How Danbatta aims to bring the fourth industrial revolution to Nigeria
NEWS DIGEST – Professor Umar Garba Danbatta is convinced that any sustainability the country attains in a post-oil economy will depend, to a great extent, on its ability to navigate the travails of the Fourth Industrial Revolution.
President Buhari has repeatedly announced his administration’s willingness to diversify the country’s economy with increased emphasis on agriculture.
In his new year speech, the president spoke of “revamping the economy through the national economic diversification agenda that supports the primary goal of national food self-sufficiency.”
Danbatta, the executive vice-chairman of the Nigerian Communications Commission, believes the possibilities on wealth creation are enormous if the country were to ramp up its digital literacy programs and build the infrastructure that would accommodate 4IR.
“The fourth industrial revolution—4IR—brings with it the potential to connect billions of people to digital networks and dramatically improve the efficiency of organisations,” Danbatta said on Thursday, in a session on how to power the fourth industrial revolution in Nigeria.
In 2019, the NCC had been able to license seven infrastructure companies (InfraCos), one each in the six geo-political zones of the country plus Lagos state, a step it took to align the country with its digital vision. These licensing was part of a larger plan to increase broadband roll-out to allow more Nigerians access to good internet service.
“Internet connections in the country have reached 122 million, with over 63.5 million of this figure connected to broadband networks of 3G and 4G, which represents a 33.31 percent broadband penetration,” the NCC said of the direct consequence of the licenses in August 2019.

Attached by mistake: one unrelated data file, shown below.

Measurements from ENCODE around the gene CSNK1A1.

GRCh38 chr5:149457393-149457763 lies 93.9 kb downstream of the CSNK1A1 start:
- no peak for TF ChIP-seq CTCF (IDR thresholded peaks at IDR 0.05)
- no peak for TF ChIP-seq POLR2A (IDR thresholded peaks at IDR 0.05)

The broadband penetration now stands at 42.06%, according to data from February 2021, from 6% when the NCC began enhancing its physical infrastructure 5 years ago.
The increase in broadband penetration is consequent of an increase in fibre optics coverage from 47,000km to 54,725km and increasing the amount of base transceiver stations for deploying 3G and 4G services from 30,000 to 53,460.
Danbatta is moved to bridge the infrastructure deficit in the country. After states began to increase Right-of-way charges (levy paid to state government to allow TelCos install optic fibres that carry internet traffic), the NCC immediately warned it could affect the roll-out of broadband services.
In March, Danbatta persuaded state governors to emulate Anambra’s governor, Willie Obiano, in waiving the Right-of-Way charges ultimately.
“This for sure will unleash economic wellbeing tomorrow; turning our teaming youths to job creators instead of seekers, for those that choose to be innovators and entrepreneurs and millions of technology jobs for those that choose to seek white collar jobs,” he said.
Danbatta notes that access to internet will determine the fate of Nigeria’s digital programs and hopes to facilitate the digitalization of the country through digital literacy programs in tertiary institutions.
The Advanced Digital Awareness Program for Tertiary Institutions, ADAPTI, is one of such programmes. Through ADAPTI, the NCC had been able to supply tools for ICT development in over 300 institutions, as of 2019.